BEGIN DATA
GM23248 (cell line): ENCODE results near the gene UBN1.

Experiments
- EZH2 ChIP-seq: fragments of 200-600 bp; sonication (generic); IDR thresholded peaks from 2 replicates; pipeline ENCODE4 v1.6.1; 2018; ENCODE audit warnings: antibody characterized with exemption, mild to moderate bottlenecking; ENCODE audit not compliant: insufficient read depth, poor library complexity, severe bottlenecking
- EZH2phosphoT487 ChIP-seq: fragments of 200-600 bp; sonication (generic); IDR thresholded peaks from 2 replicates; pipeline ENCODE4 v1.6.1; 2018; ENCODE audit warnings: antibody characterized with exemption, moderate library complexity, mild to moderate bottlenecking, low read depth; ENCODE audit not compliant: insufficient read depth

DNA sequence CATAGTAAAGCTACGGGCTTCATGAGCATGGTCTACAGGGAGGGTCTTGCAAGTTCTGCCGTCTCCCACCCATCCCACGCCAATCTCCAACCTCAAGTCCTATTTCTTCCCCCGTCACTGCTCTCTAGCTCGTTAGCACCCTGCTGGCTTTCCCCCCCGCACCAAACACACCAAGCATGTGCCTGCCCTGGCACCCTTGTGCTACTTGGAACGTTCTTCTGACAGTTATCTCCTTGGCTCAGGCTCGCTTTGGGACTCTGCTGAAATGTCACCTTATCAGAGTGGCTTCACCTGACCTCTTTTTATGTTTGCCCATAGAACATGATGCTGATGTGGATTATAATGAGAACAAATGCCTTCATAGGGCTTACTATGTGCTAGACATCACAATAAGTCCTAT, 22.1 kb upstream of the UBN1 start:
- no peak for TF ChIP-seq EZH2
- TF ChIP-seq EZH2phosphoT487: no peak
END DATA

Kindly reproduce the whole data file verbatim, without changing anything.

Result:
GM23248 (cell line): ENCODE results near the gene UBN1.

Experiments
- EZH2 ChIP-seq: fragments of 200-600 bp; sonication (generic); IDR thresholded peaks from 2 replicates; pipeline ENCODE4 v1.6.1; 2018; ENCODE audit warnings: antibody characterized with exemption, mild to moderate bottlenecking; ENCODE audit not compliant: insufficient read depth, poor library complexity, severe bottlenecking
- EZH2phosphoT487 ChIP-seq: fragments of 200-600 bp; sonication (generic); IDR thresholded peaks from 2 replicates; pipeline ENCODE4 v1.6.1; 2018; ENCODE audit warnings: antibody characterized with exemption, moderate library complexity, mild to moderate bottlenecking, low read depth; ENCODE audit not compliant: insufficient read depth

DNA sequence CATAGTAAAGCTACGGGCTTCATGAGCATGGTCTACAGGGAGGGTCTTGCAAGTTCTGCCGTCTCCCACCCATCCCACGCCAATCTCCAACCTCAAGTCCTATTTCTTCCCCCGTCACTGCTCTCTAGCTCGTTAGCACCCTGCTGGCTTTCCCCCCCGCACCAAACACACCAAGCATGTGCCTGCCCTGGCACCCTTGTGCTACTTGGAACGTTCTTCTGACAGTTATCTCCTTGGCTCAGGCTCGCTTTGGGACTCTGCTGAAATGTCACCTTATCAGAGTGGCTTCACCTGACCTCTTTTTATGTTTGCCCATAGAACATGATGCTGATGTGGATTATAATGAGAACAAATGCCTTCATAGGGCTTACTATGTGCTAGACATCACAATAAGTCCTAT, 22.1 kb upstream of the UBN1 start:
- no peak for TF ChIP-seq EZH2
- TF ChIP-seq EZH2phosphoT487: no peak